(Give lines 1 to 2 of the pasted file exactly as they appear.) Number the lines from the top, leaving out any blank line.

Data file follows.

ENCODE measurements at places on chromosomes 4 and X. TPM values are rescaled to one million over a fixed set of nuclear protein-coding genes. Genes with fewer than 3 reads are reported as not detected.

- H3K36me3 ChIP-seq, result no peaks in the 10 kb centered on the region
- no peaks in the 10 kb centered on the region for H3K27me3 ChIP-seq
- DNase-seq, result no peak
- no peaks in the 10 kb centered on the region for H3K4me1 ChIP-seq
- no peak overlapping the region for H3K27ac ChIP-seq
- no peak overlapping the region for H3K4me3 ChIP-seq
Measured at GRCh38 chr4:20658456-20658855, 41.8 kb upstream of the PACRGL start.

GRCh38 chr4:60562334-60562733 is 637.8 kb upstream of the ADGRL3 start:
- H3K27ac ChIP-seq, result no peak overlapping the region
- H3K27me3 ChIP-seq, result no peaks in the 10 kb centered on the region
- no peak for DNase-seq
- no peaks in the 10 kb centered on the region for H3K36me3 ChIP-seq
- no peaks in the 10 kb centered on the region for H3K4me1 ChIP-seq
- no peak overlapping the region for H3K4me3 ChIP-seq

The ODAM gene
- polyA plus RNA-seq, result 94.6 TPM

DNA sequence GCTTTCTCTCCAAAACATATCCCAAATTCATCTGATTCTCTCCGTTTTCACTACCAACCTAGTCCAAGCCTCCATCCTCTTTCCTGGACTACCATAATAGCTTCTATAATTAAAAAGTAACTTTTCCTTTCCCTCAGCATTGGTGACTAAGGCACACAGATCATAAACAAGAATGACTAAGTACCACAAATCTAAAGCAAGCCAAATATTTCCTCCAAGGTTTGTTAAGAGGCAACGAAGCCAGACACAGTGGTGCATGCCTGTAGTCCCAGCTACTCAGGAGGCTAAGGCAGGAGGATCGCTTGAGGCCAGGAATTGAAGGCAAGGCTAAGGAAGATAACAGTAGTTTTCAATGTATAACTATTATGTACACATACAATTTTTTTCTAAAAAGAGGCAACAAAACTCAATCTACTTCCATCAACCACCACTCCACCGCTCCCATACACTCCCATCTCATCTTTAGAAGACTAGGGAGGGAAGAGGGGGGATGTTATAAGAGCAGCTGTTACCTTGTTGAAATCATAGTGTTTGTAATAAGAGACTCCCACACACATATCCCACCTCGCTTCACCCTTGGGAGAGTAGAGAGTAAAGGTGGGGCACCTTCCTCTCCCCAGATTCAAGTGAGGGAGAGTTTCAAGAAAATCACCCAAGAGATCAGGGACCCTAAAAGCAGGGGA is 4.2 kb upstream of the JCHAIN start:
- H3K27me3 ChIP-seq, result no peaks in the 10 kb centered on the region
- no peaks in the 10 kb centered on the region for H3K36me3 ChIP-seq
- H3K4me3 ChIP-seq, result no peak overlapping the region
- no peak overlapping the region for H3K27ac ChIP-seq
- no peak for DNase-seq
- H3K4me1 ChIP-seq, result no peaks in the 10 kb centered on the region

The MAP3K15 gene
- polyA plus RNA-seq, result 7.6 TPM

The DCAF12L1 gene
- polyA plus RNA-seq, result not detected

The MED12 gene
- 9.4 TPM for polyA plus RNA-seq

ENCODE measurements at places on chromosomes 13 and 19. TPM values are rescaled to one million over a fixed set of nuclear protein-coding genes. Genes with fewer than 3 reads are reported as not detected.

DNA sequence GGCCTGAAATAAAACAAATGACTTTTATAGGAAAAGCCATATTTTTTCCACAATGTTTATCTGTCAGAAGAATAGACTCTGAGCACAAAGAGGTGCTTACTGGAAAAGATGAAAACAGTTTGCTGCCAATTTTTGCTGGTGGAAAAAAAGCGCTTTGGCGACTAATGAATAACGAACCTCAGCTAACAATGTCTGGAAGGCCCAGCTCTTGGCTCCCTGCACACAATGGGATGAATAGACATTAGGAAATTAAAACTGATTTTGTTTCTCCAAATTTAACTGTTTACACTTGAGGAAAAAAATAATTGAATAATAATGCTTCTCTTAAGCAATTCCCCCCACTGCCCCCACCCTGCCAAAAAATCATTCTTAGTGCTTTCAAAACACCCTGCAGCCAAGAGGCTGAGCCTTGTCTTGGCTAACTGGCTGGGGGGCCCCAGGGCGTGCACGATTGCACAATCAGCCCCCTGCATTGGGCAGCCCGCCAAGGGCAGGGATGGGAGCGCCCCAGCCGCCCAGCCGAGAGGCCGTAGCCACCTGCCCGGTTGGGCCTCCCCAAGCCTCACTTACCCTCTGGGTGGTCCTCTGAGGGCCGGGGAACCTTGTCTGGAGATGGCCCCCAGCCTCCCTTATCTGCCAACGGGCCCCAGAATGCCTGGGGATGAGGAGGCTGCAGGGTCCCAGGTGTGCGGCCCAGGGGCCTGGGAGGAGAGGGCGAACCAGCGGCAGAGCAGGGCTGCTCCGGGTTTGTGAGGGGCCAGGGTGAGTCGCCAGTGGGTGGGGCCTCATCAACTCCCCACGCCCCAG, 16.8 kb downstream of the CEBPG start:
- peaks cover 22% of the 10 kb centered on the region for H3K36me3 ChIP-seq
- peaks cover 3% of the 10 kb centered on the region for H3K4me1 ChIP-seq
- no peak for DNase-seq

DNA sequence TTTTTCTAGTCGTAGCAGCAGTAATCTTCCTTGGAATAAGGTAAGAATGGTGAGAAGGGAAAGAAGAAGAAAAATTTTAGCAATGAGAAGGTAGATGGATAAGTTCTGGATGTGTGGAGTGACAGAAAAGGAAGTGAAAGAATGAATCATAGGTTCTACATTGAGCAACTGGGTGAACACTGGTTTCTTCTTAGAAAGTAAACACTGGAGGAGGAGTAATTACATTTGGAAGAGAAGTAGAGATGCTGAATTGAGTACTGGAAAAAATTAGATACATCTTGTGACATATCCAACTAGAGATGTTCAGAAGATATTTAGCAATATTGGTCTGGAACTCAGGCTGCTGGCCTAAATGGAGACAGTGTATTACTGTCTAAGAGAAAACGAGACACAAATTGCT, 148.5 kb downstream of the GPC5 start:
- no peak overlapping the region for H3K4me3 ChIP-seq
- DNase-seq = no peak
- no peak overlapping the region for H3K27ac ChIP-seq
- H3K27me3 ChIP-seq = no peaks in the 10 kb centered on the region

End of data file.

ENCODE measurements at places on chromosomes 4 and X. TPM values are rescaled to one million over a fixed set of nuclear protein-coding genes. Genes with fewer than 3 reads are reported as not detected.

- H3K36me3 ChIP-seq, result no peaks in the 10 kb centered on the region